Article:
Friday, April 12, 2013

The Host movie review.

Last year finally marked the end of Stephanie Meyer’s undying Twilight saga. However, the mainstream wouldn’t be safe from her grip for too long, because another book of hers, The Host, was gearing up for a release. Though the book was not warmly received, it only made sense to adapt it. Initially, things seemed to be stepping in the right direction. The film was directed by Andrew Niccol, and even though he hadn’t directed a good movie in a long time, there were those who were hopeful. What really got ME hyped to see the movie was Saoirse Ronan, one of the greatest young actors currently working, cast in the lead role. I couldn’t wait to see this, and... I should not have gotten my hopes too high. While it certainly isn’t a horrific movie, it manages to do the impossible. It’s even worse than Twilight.

The story, which is somewhat convoluted, involves a species of aliens (nicknamed Souls) who have invaded earth, and taken control of most human bodies, which the exception of a small rebellion. One such person is Melanie Stryder (Saoirse Ronan)... and wouldn’t you know it, she’s near dead as soon as the movie begins. The soul that takes control of her body is Wanderer, who initially is helping her own kind, but Melanie refuses to go down without a fight. She is in constant contact with Wanderer, who actually begins to sympathize with the humans, so she goes to find the group of humans Melanie was with. At first, everyone’s suspicious, but Wanderer (now called Wanda) begins earning over their trust, and also falls in love with a young man, even though Melanie’s already in love with someone else. It’s a very weird love... square. Oh, and did I mention that Wanda is endlessly being pursued by Diane Kruger?

The funny thing is, through this whole movie, I kept saying “I should like this.” Somewhere in this material is a fantastic movie. The problem is that the script is so aimless, one note, and surprisingly silly. The movie lacks any structure, it fails in the case of character development, and on top of that, nothing happens. It moves along so oddly, with little to no actual conflict, and any attempt at philosophical depth is squandered, fighting to get attention alongside the weak dialogue, sporadic romance sub plots, and narratives thrown in for convenience. Again, there is a good movie in here somewhere, you just have to look for it, but if you try to stick too close to Stephenie Meyer’s original writing, you’re going to fail. Even the direction, though it’s quite polished, is overcooked, especially the grating string score.

As for characters, it’s a very dry lineup. There’s some great actors in here, such as William Hurt and Diane Kruger (is it just me, or did she seem like the Javert of alien souls), but the movie has no idea what to do with them. Their relationships aren’t interesting, the chemistry is lacking, and a lot of them just feel phoned in. That is, of course, with the exception of one element: Saoirse Ronan. If you’ve seen Atonement, The Lovely Bones, or Hanna, you know she’s a great actress, and she is great in this movie... well, for the most part.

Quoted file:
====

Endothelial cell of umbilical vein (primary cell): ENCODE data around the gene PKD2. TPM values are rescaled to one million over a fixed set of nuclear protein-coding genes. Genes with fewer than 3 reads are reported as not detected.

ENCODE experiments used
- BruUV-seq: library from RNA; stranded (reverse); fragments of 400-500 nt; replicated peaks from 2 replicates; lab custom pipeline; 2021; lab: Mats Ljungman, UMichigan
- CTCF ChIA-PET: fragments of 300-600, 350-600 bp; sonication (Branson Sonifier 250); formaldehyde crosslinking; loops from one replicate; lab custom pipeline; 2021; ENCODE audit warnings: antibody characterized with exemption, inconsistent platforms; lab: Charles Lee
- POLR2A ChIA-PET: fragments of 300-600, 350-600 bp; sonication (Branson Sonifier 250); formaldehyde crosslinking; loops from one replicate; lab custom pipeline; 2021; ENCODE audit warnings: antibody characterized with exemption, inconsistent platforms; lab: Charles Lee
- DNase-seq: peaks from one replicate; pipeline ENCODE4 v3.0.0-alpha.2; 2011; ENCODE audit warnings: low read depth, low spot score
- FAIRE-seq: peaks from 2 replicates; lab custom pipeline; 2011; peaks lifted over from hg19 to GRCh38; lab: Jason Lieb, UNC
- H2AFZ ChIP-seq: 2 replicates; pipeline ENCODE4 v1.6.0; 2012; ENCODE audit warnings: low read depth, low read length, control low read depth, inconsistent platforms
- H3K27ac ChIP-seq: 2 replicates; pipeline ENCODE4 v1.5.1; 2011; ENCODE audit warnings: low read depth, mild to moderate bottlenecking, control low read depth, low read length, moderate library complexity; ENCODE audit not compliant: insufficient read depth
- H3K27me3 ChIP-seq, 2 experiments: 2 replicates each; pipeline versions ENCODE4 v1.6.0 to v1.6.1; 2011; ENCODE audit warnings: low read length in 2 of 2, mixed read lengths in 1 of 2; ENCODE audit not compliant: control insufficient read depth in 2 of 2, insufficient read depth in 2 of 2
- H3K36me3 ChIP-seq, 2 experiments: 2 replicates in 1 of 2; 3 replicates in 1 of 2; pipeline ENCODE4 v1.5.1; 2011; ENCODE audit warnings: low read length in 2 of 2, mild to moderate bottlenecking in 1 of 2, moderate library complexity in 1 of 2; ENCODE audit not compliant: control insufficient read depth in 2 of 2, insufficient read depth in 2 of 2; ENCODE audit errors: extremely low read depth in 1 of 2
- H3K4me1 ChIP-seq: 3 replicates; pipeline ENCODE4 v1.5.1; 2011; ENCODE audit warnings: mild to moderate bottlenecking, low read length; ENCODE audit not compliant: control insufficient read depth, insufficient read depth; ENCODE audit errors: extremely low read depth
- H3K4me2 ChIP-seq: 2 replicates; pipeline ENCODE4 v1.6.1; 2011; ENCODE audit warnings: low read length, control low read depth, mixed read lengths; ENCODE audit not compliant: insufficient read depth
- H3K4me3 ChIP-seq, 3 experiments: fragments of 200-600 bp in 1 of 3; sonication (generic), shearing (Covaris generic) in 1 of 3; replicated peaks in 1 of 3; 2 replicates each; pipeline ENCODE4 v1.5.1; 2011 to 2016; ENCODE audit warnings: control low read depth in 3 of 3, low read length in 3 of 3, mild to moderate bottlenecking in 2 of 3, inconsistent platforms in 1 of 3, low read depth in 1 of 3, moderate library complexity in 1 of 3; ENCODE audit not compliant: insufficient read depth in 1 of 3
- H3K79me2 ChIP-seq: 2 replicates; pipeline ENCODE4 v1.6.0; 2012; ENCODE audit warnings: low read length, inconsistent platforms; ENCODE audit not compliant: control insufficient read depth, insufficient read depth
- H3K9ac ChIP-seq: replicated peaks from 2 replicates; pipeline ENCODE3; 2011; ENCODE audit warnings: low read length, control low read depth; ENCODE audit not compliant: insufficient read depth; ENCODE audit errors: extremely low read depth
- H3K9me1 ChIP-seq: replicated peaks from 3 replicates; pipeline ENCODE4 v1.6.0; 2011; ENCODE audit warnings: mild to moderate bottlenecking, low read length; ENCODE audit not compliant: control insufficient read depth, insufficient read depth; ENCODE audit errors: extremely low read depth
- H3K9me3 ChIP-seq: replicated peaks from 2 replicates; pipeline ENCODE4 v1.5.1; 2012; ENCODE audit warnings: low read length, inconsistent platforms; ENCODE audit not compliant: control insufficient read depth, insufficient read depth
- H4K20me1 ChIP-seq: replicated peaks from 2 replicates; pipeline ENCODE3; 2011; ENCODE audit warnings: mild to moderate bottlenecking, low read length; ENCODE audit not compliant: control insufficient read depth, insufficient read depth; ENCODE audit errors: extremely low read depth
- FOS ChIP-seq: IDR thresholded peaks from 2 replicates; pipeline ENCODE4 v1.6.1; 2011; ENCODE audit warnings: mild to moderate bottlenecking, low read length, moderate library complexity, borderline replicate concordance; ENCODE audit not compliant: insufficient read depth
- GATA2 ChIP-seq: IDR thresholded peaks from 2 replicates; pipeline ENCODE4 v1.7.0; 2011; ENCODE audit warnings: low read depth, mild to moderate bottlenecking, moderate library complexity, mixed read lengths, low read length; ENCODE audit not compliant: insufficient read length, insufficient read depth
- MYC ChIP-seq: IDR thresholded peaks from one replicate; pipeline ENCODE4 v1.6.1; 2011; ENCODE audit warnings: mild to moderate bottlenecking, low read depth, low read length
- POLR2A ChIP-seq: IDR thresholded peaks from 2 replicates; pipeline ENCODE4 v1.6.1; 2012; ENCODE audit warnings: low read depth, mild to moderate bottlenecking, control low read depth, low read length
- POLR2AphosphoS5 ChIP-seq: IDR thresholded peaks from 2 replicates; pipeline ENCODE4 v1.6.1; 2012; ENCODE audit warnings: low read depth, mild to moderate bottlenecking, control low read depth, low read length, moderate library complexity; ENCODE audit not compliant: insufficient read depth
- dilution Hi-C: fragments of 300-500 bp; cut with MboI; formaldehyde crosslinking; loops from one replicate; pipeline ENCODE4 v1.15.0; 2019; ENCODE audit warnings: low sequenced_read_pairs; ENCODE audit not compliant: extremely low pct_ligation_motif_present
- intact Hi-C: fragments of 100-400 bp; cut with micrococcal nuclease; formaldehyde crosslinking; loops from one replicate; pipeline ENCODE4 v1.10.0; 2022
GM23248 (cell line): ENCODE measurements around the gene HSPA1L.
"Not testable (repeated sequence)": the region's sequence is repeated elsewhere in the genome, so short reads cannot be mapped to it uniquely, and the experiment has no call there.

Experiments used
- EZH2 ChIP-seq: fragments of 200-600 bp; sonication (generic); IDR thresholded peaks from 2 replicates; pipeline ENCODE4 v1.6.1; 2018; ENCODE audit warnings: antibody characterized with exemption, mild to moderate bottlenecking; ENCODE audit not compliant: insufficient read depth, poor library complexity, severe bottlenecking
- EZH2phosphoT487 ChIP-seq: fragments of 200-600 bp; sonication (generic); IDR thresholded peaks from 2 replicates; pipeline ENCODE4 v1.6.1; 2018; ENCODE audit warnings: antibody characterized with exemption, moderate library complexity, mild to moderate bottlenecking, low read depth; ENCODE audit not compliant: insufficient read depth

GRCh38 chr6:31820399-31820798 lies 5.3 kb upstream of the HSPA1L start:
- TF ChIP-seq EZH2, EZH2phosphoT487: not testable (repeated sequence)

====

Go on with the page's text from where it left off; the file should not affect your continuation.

Melanie: LAME! Wanda: AWESOME!
One thing that irritates me is Melanie’s constant voiceover. There’s this built up bond between her and Wanda that makes them feel like a bickering married couple. Maybe that was played for laughs, but it is way too silly. Why was a voiceover necessary? If you want to show her turmoil, that’s fine, but find a better way. You could just convey that through her expressions, or visual juxtaposition. Saoirse Ronan is perfectly capable of letting expressions tell the story. You don’t have to do that for her. As a matter of fact, the character of Melanie is really a bland, hollow, very forgettable character, and I honestly didn’t care for what happened to her.

Wanda, on the other hand, is the great character here. SHE’S the one the audience comes to love. SHE’S the one who gets the proper development. SHE’S the heart and – ahem – soul of this movie. Saoirse Ronan’s best moments are as Wanda, especially when Melanie’s distracting voice over isn’t intruding. It’s where she shines. I don’t want to give anything away, but near the ending, there was one part where I was kind of sad about something that was gonna happen. It promised something powerful, and moving... but, much like Breaking Dawn Part 2, it delivers the absolute worst cop out ending. This frustrated me. For all the problems I had with the movie earlier, I would have been able to stomach all of them if this ending had followed through with what it was building up to. “But screw that”, says Stephenie Meyer. The ending has to be what SHE wants it to be. A sell out that promises more sequels and suckers. In the meantime, everyone else is dumbfounded, wondering how any of them thought that this would work.

It’s just a weak, boring, disappointing start to 2013 for me. As I said earlier, there is a good movie in this material. The potential’s there. You just have to look for it. Clearly, the studio didn’t look deep enough. I may not have thought the Twilight movies were very good, but they didn’t hurt me like this. I wanted to like this so badly, and I wanted it to succeed, but everyone involved dropped the ball big time. I expected much more food for thought, or at the very least, for it to be entertaining.

* / *****

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